The Russian federal government posted a record deficit of 3.9 trillion rubles in December. As a result, the full-year balance reached -3.3 trillion or around -2.3% of GDP in 2022—a shift of more than 5 trillion compared to pre-war estimates and clear indication that the war and sanctions are having a meaningful effect. There is also evidence for rising financing stress, including elevated issuance of domestic debt in the fourth quarter, reliance on up to 2 trillion rubles from the NWF, and CBR sales of yuan-denominated assets to cover oil and gas revenue shortfalls. We expect the deficit to widen considerably this year, to 6% of GDP, as the economy contracts and the external environment turns less supportive. At this critical junction, additional restrictions on oil and gas exports—notably, a lower price cap—could exacerbate fiscal pressure and constrain Russia’s war effort.
Record-high deficit in December. Russia’s Ministry of Finance announced this week that the federal government deficit came in at 3.3 trillion rubles in 2022—or roughly 2.3% of GDP. As the cumulative balance over Jan.-Nov. stood at 557 billion, this means the Dec. deficit was a record 3.9 trillion (top chart).
Five trillion-ruble shift from pre-war plans. Before the invasion, authorities had projected a surplus of 1.3 trillion; thus, fiscal accounts, in fact, deteriorated by over 5 trillion. Elevated expenditures due to the war, the recession’s effect on tax revenues, and lower oil and gas exports contributed to this, in particular in H2. Large one-time contributions from Gazprom—1.2 trillion in a special tax and over 600 billion in dividends for H1 2022—were not enough to offset these factors.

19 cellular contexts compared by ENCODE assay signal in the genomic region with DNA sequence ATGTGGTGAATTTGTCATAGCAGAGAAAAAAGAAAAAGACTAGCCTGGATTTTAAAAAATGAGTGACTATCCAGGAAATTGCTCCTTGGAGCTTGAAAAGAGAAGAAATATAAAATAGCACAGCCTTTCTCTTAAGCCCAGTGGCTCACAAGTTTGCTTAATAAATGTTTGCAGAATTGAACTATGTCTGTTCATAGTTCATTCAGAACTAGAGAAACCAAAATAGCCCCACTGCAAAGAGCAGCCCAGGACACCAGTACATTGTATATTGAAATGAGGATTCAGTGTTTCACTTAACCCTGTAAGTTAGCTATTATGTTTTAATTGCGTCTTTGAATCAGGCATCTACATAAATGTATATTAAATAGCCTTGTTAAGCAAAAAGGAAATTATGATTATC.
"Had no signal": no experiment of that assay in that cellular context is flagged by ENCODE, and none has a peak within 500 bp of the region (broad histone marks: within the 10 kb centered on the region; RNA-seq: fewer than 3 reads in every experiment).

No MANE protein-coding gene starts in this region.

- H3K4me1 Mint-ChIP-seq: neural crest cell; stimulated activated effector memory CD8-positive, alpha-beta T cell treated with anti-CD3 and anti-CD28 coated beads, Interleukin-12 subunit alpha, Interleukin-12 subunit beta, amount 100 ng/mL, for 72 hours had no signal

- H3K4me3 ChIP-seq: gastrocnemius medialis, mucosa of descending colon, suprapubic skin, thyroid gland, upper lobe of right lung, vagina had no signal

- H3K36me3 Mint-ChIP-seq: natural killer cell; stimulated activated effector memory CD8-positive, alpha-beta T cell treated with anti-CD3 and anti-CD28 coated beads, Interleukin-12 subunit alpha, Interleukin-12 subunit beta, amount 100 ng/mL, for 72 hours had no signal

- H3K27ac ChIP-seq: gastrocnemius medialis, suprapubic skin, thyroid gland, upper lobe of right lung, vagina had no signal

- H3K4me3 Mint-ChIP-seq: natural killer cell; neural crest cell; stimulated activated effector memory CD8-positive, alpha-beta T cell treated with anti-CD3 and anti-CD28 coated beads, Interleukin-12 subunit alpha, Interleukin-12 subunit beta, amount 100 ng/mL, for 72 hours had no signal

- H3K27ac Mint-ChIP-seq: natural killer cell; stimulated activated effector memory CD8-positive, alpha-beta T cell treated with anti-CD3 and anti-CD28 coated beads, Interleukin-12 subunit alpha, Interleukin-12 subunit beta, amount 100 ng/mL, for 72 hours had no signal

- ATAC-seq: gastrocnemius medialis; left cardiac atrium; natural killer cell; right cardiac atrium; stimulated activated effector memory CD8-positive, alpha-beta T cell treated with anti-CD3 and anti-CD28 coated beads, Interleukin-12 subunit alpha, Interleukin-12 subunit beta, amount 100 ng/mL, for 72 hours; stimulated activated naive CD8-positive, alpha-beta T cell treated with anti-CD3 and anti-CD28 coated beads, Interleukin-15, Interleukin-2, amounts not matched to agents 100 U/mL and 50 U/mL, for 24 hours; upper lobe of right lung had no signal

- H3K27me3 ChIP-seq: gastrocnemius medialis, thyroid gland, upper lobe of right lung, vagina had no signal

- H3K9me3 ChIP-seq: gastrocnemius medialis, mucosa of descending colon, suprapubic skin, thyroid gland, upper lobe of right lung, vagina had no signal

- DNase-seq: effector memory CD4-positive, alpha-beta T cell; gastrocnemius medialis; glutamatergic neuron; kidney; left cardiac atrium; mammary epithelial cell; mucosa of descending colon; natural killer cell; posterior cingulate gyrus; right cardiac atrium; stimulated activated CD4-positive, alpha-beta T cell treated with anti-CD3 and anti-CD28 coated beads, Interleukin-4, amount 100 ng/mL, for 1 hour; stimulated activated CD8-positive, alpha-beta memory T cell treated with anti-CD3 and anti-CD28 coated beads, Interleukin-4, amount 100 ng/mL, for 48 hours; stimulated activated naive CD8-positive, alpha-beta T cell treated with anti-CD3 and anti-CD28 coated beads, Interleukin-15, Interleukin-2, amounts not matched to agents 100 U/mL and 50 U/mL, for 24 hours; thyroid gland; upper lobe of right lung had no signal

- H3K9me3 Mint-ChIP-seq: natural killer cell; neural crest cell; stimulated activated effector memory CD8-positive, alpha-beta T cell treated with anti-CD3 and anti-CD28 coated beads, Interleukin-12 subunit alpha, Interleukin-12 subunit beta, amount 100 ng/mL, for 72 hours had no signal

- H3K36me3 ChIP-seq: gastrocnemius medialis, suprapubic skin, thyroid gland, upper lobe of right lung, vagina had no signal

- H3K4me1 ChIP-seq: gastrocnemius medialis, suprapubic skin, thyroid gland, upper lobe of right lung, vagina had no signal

Exceptionally high December spending. A sizeable deficit in the final month of the year is not unusual but Dec. 2022 represents the largest single-month in the past ten years (middle chart). This was driven by sharply higher spending of close to 7 trillion rubles.
Government funding under pressure. Financing stress is clearly growing. New domestic debt (OFZ) issuance was close to 2.8 trillion rubles in Q4 2022 (bottom chart). Importantly, a large share was issued at floating rates, which will drive up debt service costs in the medium term. These trends continued into 2023, with auctions on January 11 only generating 35 billion in net proceeds (of the 800 billion planned for Q1 2023). Yields also crept higher to 10.3-10.4%—implying upside risk to the current 7% CBR policy rate.
Macro buffers are being used up. To finance the deficit, the government also tapped the National Welfare Fund for 2 trillion—with more to come this year and beyond. In addition, the CBR announced that it would sell 54 billion rubles in yuan-denominated assets to cover oil and gas revenue shortfalls.
Russia facing growing fiscal constraints. Fiscal problems will only grow this year as a deeper contraction and less favorable external environment put pressure on revenues while the war drives up expenditures. The country’s capacity to finance the war will be hindered by the challenge of financing a growing deficit (of ~6% of GDP). Further actions—notably, a lower oil price cap—would exacerbate this and help restrain Russian aggression.
Benjamin Hilgenstock, Senior Economist